The numerical solution for region force diffusion is discussed in detail in Section 10.5.1, but the detailed numerical solutions for RAGS level set representation are only presented in Appendix A as they are not critical to the understanding of the concepts underlying RAGS. In fact, the whole of this section can be skipped without loss of continuity.
10.5.1 Numerical Solutions for Region Force Diffusion for RAGS
Initially, a mesh grid needs to be selected, with final accuracy directly dependent on its resolution. However, due to the nature of a digital image, the grid resolution is constrained to the pixel level. It was shown in Section 10.4.2 that the steady solution of (10.10) can be achieved by computing the equilibrium state of (10.12). The initial state of the region force vector field R is given by the gradient of the region map R. Simple central differences can be used to approximate VR, resulting in vectors that are then diffused. Let Ax and Ay be the grid spacing, At be the time step, and i, j, and n represent the spatial position and time. The partial derivative of time can be approximated by forward difference as yK+1 _ yU
The spatial partial derivatives can be solved using central differences approximation given by
V2u _ ui+1,j + ui,j+1 + ui-1,j + ui^.j—1 ~ 4ui,j (10 24)
The solutions to partial derivatives of v(x, y, t) are similar to those of u(x, y, t). The weighting functions given in (10.11) can be easily computed. Thus, substituting the partial derivatives into (10.12) gives the following iterative solution:
A — ââ (Vn+i'j+j+j+uti'j - 4uïj) - q (0ij - Rx'ij)
and a = AAXAj(vi+ij + j + j + <-ij - Kj) - q(Oij(vlj - Ryij)], where Rxij and Ryij are partial derivatives of R. They can also be approximated by central differences as
The convergence is guaranteed with the time step restriction of (10.13).
10.5.2 Numerical Solution for the Level Set Implementation of RAGS
As in the numerical solution for vector diffusion, a computational grid is required. Once the grid is chosen, the initial level sets 0(x, t) = 0 can be defined with the property that the zero level set corresponds to the initial contours of the snake. The signed-distance transform can be used to build the initial level sets. A brute-force Euclidean distance transform would be computationally infeasi-ble. Practically, accuracy is required only near the initial contours, and discrete values based on grid distance can suffice further away. A positive sign is given to the points outside the contours, and a negative sign is applied to the points inside.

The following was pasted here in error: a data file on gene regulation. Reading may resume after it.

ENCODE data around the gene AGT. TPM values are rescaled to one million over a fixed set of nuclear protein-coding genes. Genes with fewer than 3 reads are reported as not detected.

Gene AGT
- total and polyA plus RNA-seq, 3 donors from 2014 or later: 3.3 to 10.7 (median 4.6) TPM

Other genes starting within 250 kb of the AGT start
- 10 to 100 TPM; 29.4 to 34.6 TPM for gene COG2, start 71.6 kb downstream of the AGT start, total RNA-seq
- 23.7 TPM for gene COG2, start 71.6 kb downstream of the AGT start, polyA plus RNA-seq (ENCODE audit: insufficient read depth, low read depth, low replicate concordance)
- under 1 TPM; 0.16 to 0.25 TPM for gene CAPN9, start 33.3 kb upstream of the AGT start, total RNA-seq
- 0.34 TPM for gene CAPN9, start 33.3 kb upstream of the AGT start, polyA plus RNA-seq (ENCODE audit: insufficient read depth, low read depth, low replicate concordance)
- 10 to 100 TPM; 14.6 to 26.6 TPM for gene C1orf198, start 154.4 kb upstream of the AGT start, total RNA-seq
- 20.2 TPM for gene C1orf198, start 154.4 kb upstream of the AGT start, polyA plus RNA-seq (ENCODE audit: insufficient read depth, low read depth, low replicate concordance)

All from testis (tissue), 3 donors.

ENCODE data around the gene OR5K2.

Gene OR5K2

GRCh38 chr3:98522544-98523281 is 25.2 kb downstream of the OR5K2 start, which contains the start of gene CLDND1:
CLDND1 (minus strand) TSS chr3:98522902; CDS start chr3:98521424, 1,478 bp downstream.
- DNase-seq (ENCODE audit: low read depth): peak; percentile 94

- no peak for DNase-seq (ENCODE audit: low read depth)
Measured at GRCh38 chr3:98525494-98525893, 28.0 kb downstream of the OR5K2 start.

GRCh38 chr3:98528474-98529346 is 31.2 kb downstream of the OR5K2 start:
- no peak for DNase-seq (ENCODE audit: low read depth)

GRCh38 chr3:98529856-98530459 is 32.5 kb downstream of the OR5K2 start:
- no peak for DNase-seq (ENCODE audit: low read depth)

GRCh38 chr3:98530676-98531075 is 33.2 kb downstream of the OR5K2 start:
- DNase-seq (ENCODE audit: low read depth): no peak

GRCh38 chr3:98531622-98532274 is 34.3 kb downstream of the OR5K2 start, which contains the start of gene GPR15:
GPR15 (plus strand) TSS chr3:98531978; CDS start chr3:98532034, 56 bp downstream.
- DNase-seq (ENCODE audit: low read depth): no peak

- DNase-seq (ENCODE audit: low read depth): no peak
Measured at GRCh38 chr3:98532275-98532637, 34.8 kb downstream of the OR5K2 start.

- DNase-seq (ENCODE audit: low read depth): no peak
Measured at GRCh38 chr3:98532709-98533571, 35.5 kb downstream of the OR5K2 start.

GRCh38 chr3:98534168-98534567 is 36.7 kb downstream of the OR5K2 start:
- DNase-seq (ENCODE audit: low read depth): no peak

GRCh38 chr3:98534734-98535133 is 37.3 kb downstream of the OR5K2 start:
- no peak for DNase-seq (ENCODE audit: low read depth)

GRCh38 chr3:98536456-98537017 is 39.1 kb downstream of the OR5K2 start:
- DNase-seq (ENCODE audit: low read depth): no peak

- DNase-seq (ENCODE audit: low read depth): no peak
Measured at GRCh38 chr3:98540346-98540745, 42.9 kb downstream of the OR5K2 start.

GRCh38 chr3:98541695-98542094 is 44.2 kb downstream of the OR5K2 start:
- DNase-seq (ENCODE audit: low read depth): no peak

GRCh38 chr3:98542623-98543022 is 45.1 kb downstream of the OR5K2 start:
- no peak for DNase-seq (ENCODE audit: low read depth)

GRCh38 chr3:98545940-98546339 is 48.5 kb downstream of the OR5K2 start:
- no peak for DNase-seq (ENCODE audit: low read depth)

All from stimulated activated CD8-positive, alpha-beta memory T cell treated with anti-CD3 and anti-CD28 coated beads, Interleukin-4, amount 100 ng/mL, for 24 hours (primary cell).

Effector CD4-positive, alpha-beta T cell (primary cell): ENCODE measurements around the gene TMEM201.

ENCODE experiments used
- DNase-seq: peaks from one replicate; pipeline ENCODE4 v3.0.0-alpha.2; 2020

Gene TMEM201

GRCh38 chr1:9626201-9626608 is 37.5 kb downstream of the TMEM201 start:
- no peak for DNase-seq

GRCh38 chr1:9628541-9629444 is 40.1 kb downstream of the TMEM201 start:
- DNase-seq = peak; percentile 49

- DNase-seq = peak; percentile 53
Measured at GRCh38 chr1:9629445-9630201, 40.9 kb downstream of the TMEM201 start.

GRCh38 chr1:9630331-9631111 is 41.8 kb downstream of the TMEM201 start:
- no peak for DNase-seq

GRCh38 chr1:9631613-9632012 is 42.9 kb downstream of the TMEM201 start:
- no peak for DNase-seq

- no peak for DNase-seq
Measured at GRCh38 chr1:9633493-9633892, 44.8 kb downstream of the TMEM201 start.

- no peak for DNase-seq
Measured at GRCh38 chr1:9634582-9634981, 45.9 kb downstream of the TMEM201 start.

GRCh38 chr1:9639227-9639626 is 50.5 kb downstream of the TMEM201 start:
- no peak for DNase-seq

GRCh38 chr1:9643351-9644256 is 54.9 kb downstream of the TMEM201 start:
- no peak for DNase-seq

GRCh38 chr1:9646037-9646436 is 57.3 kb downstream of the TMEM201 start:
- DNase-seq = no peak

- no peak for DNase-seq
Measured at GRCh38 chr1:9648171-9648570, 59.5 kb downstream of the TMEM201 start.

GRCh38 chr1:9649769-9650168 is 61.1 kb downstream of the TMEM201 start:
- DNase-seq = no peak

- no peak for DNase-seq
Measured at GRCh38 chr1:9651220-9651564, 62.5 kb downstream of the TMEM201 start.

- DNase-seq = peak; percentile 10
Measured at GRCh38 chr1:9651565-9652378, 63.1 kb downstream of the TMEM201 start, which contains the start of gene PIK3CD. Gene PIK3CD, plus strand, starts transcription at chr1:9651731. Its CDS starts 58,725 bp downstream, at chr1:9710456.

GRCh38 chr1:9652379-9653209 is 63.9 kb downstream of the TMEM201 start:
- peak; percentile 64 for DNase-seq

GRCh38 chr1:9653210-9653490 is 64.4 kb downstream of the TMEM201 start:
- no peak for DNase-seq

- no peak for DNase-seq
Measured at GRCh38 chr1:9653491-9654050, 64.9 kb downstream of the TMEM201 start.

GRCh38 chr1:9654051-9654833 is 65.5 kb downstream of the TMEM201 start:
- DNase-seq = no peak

As shown in (10.17), the snake evolves according to four forces that can be categorized into three types based on the nature of their motions:
1. The first motion is of a smoothing and collapsing nature with speed proportional to its curvature as shown in Fig. 10.1. It can be numerically approximated using central differences, because the curvature is only dependent on the contour. It is independent of time and spatial position.
2. The second is expanding or shrinking with a spatially constant speed, characterized by ag( ) in the normal direction of the curve. However, when the constant term exists, the normals can collide with each other while evolving. Thus shocks, or corners, will form and once a shock has developed, some information will be lost as it evolves. This means that shocks cause irreversibility; information cannot be recovered by tracing 'backwards' in time. Generally, no new information can be created while evolving, which is referred to as an entropy condition. Central difference approximation cannot be used to approximate the gradient in this case, as it suffers from shocks where the entropy condition is invoked. An upwind scheme can be used, as an entropy-satisfying scheme, that engages information upwind of the direction of its propagation. In other words, in order to achieve a stable numerical scheme, the numerical domain of dependence should contain the mathematical domain of dependence. Thus, in order to approximate the gradient of the constant term, it is important to first know which way the speed function points, and whether it is negative or positive. Then we can choose proper backward or forward difference approximations.
3. The third type of motion in (10.17) is contributed by the underlying static velocity field, the direction and strength of which are based on spatial position. It is independent of the shape and position of the snake. The motion of contours under this velocity field can be numerically approximated through upwind schemes by checking the sign of each component of the velocity field and constructing one-sided upwind differences in the appropriate direction. For a positive speed component, backward difference approximation is used, otherwise forward difference approximation should be applied.
By using these approximation schemes, (10.17) can be numerically implemented. The detailed numerical solutions for RAGS are presented in Appendix A. For general numerical solution to level sets, including concepts such as entropy condition and upwind scheme, the interested reader is referred to works by Sethian [16,17] and by Osher et al. .
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